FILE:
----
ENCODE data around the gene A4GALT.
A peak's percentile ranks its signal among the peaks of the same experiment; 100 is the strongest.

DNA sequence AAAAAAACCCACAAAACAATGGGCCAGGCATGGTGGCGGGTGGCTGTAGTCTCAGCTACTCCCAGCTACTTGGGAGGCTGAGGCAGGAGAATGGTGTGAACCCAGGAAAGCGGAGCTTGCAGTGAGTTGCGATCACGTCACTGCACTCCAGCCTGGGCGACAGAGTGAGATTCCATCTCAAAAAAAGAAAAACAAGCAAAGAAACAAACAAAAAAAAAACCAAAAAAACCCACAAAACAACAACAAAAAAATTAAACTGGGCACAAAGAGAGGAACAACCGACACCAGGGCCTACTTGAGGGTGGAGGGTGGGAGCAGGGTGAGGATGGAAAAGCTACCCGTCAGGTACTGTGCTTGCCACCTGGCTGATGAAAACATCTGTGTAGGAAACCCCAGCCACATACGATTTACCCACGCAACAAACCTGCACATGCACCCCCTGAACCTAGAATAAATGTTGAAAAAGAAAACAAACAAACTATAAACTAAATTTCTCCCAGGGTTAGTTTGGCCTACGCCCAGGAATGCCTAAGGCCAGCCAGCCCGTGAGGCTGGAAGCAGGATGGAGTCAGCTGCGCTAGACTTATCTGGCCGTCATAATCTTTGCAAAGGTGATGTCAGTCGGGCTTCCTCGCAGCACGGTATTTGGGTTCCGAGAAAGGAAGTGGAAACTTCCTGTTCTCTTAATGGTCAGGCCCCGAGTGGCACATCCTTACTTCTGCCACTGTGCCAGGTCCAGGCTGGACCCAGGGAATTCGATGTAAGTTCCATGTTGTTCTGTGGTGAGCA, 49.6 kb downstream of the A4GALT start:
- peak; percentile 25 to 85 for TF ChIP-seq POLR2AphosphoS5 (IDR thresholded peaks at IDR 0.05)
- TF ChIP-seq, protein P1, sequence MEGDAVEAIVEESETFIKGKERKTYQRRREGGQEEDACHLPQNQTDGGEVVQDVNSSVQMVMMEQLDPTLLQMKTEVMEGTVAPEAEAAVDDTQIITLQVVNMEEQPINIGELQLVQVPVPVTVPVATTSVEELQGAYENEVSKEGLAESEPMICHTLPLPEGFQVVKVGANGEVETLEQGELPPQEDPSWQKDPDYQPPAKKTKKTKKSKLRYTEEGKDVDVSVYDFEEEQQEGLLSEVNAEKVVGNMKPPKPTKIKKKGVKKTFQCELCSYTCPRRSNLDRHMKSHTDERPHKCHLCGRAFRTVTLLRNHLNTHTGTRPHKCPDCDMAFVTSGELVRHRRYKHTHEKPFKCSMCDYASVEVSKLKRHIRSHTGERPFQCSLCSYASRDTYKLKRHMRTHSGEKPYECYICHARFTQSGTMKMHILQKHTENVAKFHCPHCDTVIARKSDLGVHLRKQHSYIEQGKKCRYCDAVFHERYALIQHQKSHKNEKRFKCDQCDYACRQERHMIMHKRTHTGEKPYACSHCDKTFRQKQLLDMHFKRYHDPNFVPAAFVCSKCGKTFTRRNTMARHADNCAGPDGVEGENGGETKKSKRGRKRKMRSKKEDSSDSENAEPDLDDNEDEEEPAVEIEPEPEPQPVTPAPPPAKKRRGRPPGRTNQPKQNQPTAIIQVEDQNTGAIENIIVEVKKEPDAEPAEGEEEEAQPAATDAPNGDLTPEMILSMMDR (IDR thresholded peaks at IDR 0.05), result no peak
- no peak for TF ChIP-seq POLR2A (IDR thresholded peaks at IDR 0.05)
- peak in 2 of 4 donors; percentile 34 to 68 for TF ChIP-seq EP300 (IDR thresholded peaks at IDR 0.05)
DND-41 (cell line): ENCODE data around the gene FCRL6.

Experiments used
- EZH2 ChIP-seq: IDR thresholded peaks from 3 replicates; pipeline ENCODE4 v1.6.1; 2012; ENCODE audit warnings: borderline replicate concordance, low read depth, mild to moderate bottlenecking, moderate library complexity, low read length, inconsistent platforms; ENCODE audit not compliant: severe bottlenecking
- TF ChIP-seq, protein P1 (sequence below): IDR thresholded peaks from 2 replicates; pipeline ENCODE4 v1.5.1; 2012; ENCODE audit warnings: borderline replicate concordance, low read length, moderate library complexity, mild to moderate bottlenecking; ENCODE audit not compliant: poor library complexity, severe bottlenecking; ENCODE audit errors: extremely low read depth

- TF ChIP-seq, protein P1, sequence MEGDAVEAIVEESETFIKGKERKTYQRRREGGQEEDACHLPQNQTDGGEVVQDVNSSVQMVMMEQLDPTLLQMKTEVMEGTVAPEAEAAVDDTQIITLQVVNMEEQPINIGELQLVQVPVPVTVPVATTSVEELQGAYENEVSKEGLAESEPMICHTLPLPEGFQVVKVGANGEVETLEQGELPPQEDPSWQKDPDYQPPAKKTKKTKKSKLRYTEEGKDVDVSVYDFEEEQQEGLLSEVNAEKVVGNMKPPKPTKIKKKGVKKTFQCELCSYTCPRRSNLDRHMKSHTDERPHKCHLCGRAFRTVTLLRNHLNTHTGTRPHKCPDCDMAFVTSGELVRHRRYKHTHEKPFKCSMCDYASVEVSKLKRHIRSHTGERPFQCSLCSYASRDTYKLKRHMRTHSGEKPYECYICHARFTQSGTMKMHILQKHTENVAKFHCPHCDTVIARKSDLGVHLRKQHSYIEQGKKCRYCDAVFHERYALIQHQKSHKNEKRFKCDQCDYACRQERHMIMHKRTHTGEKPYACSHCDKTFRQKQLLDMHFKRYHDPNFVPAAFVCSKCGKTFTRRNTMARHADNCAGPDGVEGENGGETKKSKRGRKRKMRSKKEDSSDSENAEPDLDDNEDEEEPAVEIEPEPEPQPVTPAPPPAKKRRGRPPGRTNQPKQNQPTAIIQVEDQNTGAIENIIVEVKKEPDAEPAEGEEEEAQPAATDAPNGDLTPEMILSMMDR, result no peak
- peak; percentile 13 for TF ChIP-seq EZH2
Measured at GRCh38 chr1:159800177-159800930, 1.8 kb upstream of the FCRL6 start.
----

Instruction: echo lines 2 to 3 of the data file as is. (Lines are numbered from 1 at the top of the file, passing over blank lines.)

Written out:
A peak's percentile ranks its signal among the peaks of the same experiment; 100 is the strongest.

DNA sequence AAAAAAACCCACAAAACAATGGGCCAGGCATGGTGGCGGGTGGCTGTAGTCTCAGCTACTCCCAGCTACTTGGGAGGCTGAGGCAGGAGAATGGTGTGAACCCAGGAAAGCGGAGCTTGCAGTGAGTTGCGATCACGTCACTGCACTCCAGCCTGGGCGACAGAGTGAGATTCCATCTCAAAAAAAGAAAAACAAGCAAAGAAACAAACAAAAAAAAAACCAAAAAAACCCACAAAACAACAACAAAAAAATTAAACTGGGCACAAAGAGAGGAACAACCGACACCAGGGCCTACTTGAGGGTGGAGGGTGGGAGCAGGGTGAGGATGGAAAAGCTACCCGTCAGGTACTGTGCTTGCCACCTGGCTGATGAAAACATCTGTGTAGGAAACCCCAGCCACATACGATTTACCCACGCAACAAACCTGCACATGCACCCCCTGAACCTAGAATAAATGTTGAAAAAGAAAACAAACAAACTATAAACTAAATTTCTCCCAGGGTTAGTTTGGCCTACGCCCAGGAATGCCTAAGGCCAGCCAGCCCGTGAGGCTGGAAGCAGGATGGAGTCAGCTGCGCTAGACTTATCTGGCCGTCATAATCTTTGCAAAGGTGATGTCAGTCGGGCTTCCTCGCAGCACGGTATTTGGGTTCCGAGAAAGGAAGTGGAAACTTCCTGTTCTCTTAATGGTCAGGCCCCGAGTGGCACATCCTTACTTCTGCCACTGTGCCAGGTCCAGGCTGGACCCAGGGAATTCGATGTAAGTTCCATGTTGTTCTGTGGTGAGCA, 49.6 kb downstream of the A4GALT start: